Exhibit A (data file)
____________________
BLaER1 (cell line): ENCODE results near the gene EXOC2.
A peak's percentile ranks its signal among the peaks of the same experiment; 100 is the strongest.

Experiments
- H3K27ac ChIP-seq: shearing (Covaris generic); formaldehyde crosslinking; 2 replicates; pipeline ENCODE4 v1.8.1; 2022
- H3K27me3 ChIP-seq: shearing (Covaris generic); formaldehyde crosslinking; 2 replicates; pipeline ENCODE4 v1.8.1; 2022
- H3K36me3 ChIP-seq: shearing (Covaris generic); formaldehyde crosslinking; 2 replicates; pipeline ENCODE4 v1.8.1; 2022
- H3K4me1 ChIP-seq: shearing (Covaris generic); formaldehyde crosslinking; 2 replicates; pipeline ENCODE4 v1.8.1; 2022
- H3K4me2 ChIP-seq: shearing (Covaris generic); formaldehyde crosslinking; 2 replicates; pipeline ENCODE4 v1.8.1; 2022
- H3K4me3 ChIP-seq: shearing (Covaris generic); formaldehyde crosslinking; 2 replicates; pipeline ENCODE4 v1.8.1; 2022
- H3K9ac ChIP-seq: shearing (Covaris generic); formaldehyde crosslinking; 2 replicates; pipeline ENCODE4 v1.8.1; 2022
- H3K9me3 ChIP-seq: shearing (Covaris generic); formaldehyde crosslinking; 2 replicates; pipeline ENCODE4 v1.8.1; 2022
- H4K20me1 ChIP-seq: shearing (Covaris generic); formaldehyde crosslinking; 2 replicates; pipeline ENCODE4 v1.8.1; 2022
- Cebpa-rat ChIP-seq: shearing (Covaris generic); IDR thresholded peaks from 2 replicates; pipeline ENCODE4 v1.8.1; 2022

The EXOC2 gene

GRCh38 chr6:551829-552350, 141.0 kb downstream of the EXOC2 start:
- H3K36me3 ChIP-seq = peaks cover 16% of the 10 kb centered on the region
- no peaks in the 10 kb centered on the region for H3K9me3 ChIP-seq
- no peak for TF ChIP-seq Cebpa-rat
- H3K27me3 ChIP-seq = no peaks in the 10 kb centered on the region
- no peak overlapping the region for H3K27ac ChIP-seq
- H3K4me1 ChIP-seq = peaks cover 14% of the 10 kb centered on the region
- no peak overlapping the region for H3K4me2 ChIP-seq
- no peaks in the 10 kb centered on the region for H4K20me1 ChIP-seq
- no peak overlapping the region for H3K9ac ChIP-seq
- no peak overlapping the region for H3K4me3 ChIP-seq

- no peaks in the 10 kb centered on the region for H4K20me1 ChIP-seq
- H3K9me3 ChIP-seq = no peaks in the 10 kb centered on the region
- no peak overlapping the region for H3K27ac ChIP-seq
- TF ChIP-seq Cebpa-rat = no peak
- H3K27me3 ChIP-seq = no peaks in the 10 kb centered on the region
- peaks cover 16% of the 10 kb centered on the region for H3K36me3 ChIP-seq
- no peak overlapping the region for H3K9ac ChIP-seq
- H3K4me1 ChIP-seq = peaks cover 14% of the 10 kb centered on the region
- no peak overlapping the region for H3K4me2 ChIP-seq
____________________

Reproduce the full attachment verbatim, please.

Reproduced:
BLaER1 (cell line): ENCODE results near the gene EXOC2.
A peak's percentile ranks its signal among the peaks of the same experiment; 100 is the strongest.

Experiments
- H3K27ac ChIP-seq: shearing (Covaris generic); formaldehyde crosslinking; 2 replicates; pipeline ENCODE4 v1.8.1; 2022
- H3K27me3 ChIP-seq: shearing (Covaris generic); formaldehyde crosslinking; 2 replicates; pipeline ENCODE4 v1.8.1; 2022
- H3K36me3 ChIP-seq: shearing (Covaris generic); formaldehyde crosslinking; 2 replicates; pipeline ENCODE4 v1.8.1; 2022
- H3K4me1 ChIP-seq: shearing (Covaris generic); formaldehyde crosslinking; 2 replicates; pipeline ENCODE4 v1.8.1; 2022
- H3K4me2 ChIP-seq: shearing (Covaris generic); formaldehyde crosslinking; 2 replicates; pipeline ENCODE4 v1.8.1; 2022
- H3K4me3 ChIP-seq: shearing (Covaris generic); formaldehyde crosslinking; 2 replicates; pipeline ENCODE4 v1.8.1; 2022
- H3K9ac ChIP-seq: shearing (Covaris generic); formaldehyde crosslinking; 2 replicates; pipeline ENCODE4 v1.8.1; 2022
- H3K9me3 ChIP-seq: shearing (Covaris generic); formaldehyde crosslinking; 2 replicates; pipeline ENCODE4 v1.8.1; 2022
- H4K20me1 ChIP-seq: shearing (Covaris generic); formaldehyde crosslinking; 2 replicates; pipeline ENCODE4 v1.8.1; 2022
- Cebpa-rat ChIP-seq: shearing (Covaris generic); IDR thresholded peaks from 2 replicates; pipeline ENCODE4 v1.8.1; 2022

The EXOC2 gene

GRCh38 chr6:551829-552350, 141.0 kb downstream of the EXOC2 start:
- H3K36me3 ChIP-seq = peaks cover 16% of the 10 kb centered on the region
- no peaks in the 10 kb centered on the region for H3K9me3 ChIP-seq
- no peak for TF ChIP-seq Cebpa-rat
- H3K27me3 ChIP-seq = no peaks in the 10 kb centered on the region
- no peak overlapping the region for H3K27ac ChIP-seq
- H3K4me1 ChIP-seq = peaks cover 14% of the 10 kb centered on the region
- no peak overlapping the region for H3K4me2 ChIP-seq
- no peaks in the 10 kb centered on the region for H4K20me1 ChIP-seq
- no peak overlapping the region for H3K9ac ChIP-seq
- no peak overlapping the region for H3K4me3 ChIP-seq

- no peaks in the 10 kb centered on the region for H4K20me1 ChIP-seq
- H3K9me3 ChIP-seq = no peaks in the 10 kb centered on the region
- no peak overlapping the region for H3K27ac ChIP-seq
- TF ChIP-seq Cebpa-rat = no peak
- H3K27me3 ChIP-seq = no peaks in the 10 kb centered on the region
- peaks cover 16% of the 10 kb centered on the region for H3K36me3 ChIP-seq
- no peak overlapping the region for H3K9ac ChIP-seq
- H3K4me1 ChIP-seq = peaks cover 14% of the 10 kb centered on the region
- no peak overlapping the region for H3K4me2 ChIP-seq